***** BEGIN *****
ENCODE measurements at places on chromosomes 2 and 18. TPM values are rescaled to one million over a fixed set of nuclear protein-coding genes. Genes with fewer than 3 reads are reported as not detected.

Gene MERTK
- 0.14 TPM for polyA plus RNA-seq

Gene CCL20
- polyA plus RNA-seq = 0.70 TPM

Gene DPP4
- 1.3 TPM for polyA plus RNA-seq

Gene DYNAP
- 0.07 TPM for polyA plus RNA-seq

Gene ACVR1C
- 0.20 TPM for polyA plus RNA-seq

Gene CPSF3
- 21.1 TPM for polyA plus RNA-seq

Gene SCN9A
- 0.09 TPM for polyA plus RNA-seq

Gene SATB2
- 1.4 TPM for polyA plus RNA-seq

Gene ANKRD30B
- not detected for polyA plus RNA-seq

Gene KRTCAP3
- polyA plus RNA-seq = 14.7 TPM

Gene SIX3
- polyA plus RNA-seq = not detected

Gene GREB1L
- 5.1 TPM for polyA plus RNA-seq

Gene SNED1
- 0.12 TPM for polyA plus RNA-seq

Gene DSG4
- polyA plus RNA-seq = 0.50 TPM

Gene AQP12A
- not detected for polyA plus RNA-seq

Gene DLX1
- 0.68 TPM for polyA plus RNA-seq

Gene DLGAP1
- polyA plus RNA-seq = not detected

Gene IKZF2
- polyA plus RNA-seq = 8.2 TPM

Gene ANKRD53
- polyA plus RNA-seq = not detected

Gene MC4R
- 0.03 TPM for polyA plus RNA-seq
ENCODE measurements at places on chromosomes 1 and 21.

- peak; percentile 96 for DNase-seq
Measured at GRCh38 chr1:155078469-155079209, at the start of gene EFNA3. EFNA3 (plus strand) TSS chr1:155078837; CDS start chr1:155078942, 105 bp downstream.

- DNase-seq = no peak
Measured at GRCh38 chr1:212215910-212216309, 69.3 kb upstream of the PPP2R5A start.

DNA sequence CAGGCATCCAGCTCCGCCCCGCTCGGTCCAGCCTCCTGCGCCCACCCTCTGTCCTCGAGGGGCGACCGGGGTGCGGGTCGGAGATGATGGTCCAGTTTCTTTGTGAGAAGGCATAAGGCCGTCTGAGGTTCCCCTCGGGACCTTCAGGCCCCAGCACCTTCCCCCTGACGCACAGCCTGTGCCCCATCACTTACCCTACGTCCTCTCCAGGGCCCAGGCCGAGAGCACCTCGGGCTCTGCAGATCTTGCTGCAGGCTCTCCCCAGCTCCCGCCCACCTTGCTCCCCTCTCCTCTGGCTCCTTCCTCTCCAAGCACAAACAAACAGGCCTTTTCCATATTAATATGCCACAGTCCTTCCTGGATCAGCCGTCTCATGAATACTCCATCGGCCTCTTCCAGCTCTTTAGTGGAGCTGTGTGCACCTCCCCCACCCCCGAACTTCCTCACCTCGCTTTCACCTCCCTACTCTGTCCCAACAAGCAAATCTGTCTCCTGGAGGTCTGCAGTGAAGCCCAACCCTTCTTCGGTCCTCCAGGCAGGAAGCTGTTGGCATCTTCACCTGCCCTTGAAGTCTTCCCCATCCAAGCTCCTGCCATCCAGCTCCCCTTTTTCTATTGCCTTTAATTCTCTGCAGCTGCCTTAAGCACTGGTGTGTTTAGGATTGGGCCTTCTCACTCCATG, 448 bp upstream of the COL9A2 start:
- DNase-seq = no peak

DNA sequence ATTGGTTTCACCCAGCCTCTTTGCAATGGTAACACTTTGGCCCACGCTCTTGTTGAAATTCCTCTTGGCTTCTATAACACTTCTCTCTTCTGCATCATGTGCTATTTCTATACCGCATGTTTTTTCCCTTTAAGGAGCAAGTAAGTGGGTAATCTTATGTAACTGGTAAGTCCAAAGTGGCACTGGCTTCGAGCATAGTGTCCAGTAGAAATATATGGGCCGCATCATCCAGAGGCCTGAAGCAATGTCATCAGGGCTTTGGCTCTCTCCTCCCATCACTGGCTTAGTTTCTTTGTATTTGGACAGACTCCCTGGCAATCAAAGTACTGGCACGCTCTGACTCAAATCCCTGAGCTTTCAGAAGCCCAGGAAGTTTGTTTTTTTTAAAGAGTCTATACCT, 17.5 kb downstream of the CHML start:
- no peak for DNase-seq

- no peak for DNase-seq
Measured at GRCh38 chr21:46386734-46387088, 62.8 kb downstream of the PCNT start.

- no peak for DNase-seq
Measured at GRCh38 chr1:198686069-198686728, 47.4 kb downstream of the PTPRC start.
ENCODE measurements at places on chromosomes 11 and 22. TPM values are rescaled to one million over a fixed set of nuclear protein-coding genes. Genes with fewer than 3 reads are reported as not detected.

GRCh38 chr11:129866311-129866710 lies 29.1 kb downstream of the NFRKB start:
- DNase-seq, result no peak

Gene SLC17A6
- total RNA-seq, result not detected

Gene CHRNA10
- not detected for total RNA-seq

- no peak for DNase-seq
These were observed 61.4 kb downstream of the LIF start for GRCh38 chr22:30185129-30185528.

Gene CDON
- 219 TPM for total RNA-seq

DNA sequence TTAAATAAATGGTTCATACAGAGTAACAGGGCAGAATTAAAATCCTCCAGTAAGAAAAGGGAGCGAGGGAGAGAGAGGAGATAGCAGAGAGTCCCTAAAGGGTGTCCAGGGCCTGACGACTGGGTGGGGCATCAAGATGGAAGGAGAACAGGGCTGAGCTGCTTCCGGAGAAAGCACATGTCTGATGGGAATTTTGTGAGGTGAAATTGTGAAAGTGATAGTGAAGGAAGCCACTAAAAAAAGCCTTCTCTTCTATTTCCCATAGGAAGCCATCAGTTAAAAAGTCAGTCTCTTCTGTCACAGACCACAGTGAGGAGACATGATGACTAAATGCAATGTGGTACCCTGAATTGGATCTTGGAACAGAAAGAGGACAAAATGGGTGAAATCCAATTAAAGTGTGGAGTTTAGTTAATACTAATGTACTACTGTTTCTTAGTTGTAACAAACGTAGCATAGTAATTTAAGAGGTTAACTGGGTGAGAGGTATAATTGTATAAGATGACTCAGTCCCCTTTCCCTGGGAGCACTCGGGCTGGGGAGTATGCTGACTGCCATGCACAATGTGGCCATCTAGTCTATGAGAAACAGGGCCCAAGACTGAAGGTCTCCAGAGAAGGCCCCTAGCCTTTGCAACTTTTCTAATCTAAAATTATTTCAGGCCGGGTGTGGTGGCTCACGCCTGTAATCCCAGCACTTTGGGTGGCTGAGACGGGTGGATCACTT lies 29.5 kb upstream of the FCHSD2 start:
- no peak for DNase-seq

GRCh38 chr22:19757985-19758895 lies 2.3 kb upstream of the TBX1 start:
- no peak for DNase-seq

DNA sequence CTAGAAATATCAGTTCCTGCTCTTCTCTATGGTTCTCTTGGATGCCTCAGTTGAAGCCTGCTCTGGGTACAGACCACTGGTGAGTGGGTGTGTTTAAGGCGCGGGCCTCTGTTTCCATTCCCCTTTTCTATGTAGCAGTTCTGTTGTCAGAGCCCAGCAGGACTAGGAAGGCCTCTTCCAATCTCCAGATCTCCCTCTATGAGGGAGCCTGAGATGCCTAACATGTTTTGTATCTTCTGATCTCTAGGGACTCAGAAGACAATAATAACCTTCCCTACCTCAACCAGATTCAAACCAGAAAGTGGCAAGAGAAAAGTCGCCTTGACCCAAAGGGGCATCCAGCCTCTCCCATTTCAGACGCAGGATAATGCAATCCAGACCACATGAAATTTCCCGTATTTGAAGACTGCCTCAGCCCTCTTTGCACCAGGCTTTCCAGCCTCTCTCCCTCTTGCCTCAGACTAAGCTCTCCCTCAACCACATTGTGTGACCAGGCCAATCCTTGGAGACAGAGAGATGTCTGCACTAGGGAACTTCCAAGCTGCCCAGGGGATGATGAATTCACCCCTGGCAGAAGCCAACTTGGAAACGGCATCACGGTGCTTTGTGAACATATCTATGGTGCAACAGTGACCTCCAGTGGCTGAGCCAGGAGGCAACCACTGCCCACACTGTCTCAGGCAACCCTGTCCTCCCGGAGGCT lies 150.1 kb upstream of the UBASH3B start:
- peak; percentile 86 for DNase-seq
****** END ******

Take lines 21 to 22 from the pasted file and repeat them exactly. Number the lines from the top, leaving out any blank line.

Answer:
- polyA plus RNA-seq = 14.7 TPM

Gene SIX3